OPINION | Professors must read RateMyProfessors evaluations

Gabe Darley, Staff Writer

Professors must read the honest opinions of their students to be fair teachers. (Gabe Darley)

When registering for classes, many Tulane students employ a common strategy to guide their selections. The website Rate My Professors is an online tool which allows undergraduates to search for an instructor from their school and read reviews from the professor’s past students. 

This website has proven itself time and time again to be an invaluable asset to the greater American collegiate population. Less examined, however, is its possible benefits to college professors themselves. 

A professor’s page on the site includes quantitative information — average overall rating, average difficulty level, the percentage of people who “would take [the course] again” — as well as written, paragraph-style reviews of individual experiences. Both are of paramount importance when making a decision on one’s class schedule; a professor averaging a 1.5-out-of-5 star rating can be the difference between a great semester and four months of endless agony.

It is no secret that Tulane instructors have plenty of room for improvement in the teaching department. The school undoubtedly employs some of the brightest and most experienced minds in the nation. Unfortunately for students, this intelligence does not always translate directly to the ability to effectively relay information to one’s pupils, understand and adapt to learning needs or engage an audience.

Of course, no one is going to raise their hand in the middle of class and tell the calculus professor that, in fact, avoiding eye contact and speaking into the white board for 50 minutes a day is not conducive to learning about double integrals. 

These kinds of conversations about one’s performance as a teacher can be awkward, and a momentary criticism in an in-person public forum will likely lead to embarrassment. Even worse, the words might provoke backlash from a proud or narcissistic professor. One would be hard-pressed to find a student willing to give a professor negative feedback at the risk of dropping a letter grade on the next essay.

Here’s where a third-party reviewing tool might come in handy.

All it takes is a few clicks to find that when given the power of online anonymity, students tend to talk openly and honestly about what is working and what is not. Many of the comments, while sometimes obviously emotionally charged, contain productive criticism that might never be said aloud but could vastly approve a professor’s teaching ability if taken to heart.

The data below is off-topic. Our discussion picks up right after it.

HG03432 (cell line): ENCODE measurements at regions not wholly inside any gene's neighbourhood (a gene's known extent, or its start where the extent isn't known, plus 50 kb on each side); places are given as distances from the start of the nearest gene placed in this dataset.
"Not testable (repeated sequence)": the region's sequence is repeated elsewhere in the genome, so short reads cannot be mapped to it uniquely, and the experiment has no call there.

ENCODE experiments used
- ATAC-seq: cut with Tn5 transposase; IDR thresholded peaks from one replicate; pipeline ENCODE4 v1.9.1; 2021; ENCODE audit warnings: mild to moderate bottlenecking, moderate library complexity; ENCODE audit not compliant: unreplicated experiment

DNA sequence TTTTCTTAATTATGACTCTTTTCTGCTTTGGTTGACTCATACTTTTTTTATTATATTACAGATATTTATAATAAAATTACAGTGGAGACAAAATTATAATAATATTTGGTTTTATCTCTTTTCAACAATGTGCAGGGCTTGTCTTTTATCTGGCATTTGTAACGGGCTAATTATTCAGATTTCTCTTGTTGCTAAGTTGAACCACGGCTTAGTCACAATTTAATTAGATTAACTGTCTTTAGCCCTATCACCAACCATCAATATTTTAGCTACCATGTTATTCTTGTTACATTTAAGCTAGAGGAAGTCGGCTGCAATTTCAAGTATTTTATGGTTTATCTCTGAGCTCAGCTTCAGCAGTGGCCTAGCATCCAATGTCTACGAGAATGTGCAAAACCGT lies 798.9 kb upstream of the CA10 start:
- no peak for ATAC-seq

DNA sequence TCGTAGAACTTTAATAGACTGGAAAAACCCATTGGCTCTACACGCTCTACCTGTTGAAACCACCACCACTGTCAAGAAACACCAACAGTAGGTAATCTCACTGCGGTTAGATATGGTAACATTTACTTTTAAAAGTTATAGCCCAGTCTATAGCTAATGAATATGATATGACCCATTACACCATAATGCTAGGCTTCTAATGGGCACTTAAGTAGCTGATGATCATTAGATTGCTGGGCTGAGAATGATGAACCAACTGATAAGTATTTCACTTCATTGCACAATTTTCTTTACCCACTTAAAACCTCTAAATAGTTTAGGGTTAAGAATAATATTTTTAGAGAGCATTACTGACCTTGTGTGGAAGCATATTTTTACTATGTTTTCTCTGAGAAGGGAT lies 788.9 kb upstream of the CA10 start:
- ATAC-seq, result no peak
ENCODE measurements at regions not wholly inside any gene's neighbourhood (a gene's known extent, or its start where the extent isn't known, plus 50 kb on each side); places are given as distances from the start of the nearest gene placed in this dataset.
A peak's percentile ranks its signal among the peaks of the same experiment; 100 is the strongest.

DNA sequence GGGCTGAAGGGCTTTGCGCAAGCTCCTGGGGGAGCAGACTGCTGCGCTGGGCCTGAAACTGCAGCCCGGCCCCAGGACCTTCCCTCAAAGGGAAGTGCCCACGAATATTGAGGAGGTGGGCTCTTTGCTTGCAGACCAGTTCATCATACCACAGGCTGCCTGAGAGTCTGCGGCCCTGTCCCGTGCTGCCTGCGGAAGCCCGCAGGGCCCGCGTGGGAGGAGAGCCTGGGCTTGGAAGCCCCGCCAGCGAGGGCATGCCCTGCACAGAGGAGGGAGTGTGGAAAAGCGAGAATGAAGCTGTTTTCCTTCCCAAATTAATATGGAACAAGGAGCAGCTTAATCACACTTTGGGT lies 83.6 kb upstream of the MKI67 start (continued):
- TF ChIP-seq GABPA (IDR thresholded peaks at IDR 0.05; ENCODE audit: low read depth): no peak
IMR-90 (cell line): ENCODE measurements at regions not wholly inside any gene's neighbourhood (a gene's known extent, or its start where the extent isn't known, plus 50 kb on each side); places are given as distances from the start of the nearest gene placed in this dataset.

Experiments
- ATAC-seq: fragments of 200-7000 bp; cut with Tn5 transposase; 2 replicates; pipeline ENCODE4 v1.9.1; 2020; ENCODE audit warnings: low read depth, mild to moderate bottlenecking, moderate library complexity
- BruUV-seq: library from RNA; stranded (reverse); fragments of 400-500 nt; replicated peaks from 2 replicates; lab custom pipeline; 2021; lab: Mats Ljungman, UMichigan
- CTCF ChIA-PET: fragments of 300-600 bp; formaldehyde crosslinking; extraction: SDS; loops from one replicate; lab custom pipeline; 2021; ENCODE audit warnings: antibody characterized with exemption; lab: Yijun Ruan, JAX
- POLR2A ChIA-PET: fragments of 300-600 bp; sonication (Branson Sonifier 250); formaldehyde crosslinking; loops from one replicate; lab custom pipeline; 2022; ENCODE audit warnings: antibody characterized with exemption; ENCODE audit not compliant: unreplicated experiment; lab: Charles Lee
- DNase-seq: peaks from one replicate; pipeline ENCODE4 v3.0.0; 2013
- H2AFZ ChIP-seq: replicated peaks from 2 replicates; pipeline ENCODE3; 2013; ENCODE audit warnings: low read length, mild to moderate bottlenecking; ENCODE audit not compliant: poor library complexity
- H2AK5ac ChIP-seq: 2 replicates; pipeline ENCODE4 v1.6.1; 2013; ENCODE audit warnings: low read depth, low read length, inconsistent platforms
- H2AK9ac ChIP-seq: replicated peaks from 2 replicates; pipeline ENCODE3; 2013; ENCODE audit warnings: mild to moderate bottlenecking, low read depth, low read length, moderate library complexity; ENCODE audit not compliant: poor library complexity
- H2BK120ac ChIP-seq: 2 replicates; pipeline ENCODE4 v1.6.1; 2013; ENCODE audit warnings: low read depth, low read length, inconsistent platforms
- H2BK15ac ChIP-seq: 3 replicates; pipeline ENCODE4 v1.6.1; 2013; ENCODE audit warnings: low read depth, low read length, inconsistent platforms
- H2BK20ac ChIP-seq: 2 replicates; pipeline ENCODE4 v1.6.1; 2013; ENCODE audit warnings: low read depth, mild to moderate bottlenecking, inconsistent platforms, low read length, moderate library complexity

Consider these examples from various pages:

“Main problem is boredom. She is completely disengaging.” 

“His handwriting isn’t great so you can’t really see what’s on the board very clearly.”

“Treats office hours as an opportunity to [tell you] how poorly you are doing in the course.”

“He puts too many questions on the tests … so slow test takers suffer.”

All of these excerpts are clearly not things one would call out in the middle of class or even say privately to a professor. But they also share a striking commonality in their constructive nature. If teachers adapted their methods based on these words, the feedback left on these pages could improve the learning experience of generations of students to come.

One might draw a parallel between the reviews on this website and what Tulane calls “course evaluations,” anonymous surveys Tulane students complete at the end of a semester to rate the effectiveness of a course and its professor. While the mission of this process is very similar to that of Rate My Professors, course evaluations tend to fall flat due to a couple key factors.

Foremost is that course evaluations still fall under the official Tulane system. Though not explicitly branded, they are written, organized and evaluated by Tulane. Many students, due to a distrust of that same system, might feel a distrust of this methodology. 

For example, although promised anonymity through these surveys, the online interface clearly has personal identification measures in place, like showing one’s class roster to make a survey selection. 

Additionally, there are certain cultural expectations that students fill out the surveys that may skew data. In their eagerness to receive feedback, many professors incentivize completing course evaluations by promising rewards — a cancelled class or a dropped quiz — if the entire class does so. This can mean half the class clicking through a default full-point rating just to get the survey done. 

Along with scoring a few easy points, knowledge that the evaluations can factor into contract renewals or employment status can make sympathetic students inflate professors’ reviews. Most people don’t want to get their instructors fired.

These barriers tend not to exist in a disinterested platform. Honesty flows freely in the world of mediator-website reviews. Professors who truly want to hone their craft and deliver worthwhile lectures and assignments should look outside of the framework the university has provided. 

Inspiring young minds to love learning and engage in the material is hard work, but there is no way to get it right without actively listening to their constituents and changing behavior. It just might make a difference for the next group of students who walks through the classroom door.